If you are tuning in, expecting the next in the series on Joseph, then don’t worry! I’ve not forgotten! I will return to the series on Joseph later this week (God willing, and Andy co-operating!) For today, I want to circle back to the subject of prayer.
I was praying for someone a little while ago and asked god to “Keep them safe!” It got me thinking about what I actually meant by the phrase. Clearly, I was thinking about their physical safety, but extends to their emotional and spiritual condition as well.
I am obviously asking God to keep this individual from harm, but what do I actually expect God to do in response to my prayer? Perhaps I am asking Him to restrict them from going outside? Surely, being inside closed doors is far safer than going outside? No… I do not think that is what I am asking at all.
So therefore, I must be asking God to keep them in relative safety while they are out and about, and living their daily lives. Living life is not “safe” though, is it? We take risks every single day, even if they are tiny. We take a chance every time we cross the street. If we do not look both ways, then there is a risk of being hit by a car. Taking it to extremes, staying at home may be little safer – people fall down the stairs, slip in the shower, or injure themselves in other ways.
As above, life is simply not safe. And neither, at times, is God’s will.
When we look at how Christians are often treated in this world, and how many of our fellow brothers and sisters are martyred in Christ, we realise that God’s will is not always safe for us. While it may not be the safest place to be, it is always the best place to be.
Given this, perhaps there are times when praying that God will keep someone safe is to pray against His will. Instead of safety, we ought to pray for that person to have strength and wisdom to fulfil God’s call on their lives, or to face the good and the bad that life has to offer.
I want to examine my prayer life closely. I really want to think about the words that I use. When praying for people, I frequently say “Lord, bless them…” but as above, what do I actually mean by this? So often my view of a blessing may be quite different to God’s view. To some, winning the lottery might be a “blessing” but if it leads the person down a path of selfishness, greed and ultimately destruction, then it is no blessing at all.
We can learn much from the prayer that Jesus taught us.
He said to them, “When you pray, say,
‘Our Father in heaven,
may your name be kept holy.
May your Kingdom come.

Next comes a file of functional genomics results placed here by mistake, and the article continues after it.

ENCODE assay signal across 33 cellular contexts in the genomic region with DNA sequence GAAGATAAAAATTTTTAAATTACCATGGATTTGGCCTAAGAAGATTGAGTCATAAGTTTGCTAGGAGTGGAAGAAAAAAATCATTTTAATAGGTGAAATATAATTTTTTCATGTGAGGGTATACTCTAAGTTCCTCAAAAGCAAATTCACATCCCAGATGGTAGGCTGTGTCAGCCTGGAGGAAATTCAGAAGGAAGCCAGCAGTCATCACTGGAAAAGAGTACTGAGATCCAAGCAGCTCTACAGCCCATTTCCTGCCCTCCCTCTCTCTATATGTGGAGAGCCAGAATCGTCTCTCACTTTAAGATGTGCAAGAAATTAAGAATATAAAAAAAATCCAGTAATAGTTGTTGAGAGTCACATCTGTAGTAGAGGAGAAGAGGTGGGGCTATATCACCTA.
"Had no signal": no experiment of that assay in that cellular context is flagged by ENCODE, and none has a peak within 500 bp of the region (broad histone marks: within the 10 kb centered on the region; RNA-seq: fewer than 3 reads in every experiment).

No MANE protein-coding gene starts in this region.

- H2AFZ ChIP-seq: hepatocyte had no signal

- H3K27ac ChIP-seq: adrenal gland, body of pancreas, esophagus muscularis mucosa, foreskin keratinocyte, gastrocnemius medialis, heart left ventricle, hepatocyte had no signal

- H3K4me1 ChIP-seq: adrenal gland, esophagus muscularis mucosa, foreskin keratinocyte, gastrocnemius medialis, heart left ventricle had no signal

May your will be done on earth, as it is in heaven.
3 Give us day by day our daily bread.
4 Forgive us our sins,
for we ourselves also forgive everyone who is indebted to us.
Bring us not into temptation,
but deliver us from the evil one.’”Luke 11:2-4 (WEB)
No mention of safety here!
This prayer focusses primarily on God the Father. It seeks first His glory, will and kingdom, not our relative safety or blessing. Of course, it does go on to ask for our daily bread and that is not unimportant. Neither is the request to avoid temptation or to be delivered from evil.
We must allow the Bible to shape our prayer lives. It is not wrong to ask God to keep someone safe, but how much greater a prayer is it to ask God to bring about His will and kingdom in their lives? To ask the Father to deliver them out of temptation’s grasp, or to seek forgiveness for and from them. How much richer and more effective our prayers would be!
When we pray, we do not always see immediate results. In fact, there are times when it seems like our prayers are making no difference whatsoever. I do not suppose we will see the full effect of our prayers on this side of heaven, but one day (in eternity) will look back on the times a person we were praying for avoided temptation or stepped deeper in God’s plan for their lives.
How do you pray? What words do you use? Do share below for my benefit and for others. As iron sharpens iron, we can all learn from one another.
And may I close by saying, “Lord, may Your will be done in the lives of everyone reading this today! Deliver them from evil, and keep them far from temptation. In Jesus’ mighty Name! Amen!”
2 thoughts on “Keep Them Safe”
Good post Andy asking important questions about prayer. I try to pray as soecifically as possible, which needs knowledge of the person/situation. In my prayers I begin with adoration of Father God, often reading a scripture. I avoid old fashioned formal language but also avoid over familiarity with Almighty God (can we really call the Creator “Daddy?” – I think not). I hope my comments are useful. Thank you for your faithfulness in writing for Him Andy.
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Thank you for your thoughts here. Very helpful. I think we should definitely use the Bible to shape our prayers. And as you say, recognising who God really is and yet acknowledging his closeness to us.
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